Thus described by Leo of Modena: the Jews take four pieces of parchment, and write with an ink made on purpose, and in square letters, these four passages, one on each piece: (1.) "Sanctify unto me all the first born," etc., Exodus 13:2-10. (2.) "And when the Lord shall bring thee into the land of the Canaanites," etc., Exodus 13:11-16. (3.) "Hear, O Israel; the Lord our God is one Lord," etc., Deuteronomy 6:4-9. (4.) "If you shall hearken diligently unto my commandments," etc., Deuteronomy 6:13-21. This they do in obedience to the words of Moses: "These commandments shall be for a sign unto thee upon thy hand, and for a memorial between thine eyes."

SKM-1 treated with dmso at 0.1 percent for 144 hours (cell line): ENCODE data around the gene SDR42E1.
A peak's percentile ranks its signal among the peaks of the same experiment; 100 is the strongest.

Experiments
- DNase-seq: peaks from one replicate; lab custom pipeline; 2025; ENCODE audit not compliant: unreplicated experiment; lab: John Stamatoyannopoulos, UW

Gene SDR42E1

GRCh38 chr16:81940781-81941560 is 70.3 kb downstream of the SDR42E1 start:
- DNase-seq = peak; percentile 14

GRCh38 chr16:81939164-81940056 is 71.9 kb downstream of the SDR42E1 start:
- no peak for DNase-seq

These four pieces are fastened together, and a square formed of them, on which the Hebrew letter Shin is written; then a little square of hard calf-skin is put at the top, out of which come two leathern strings. This square is put on the middle of the forehead, and the strings being girt about the head, are then brought before, and fall on the breast. It is called the Tephila of the head. The Most devout Jews put it on both at morning and noonday prayer; but it is generally worn only at morning prayer. See PHYLACTERIES.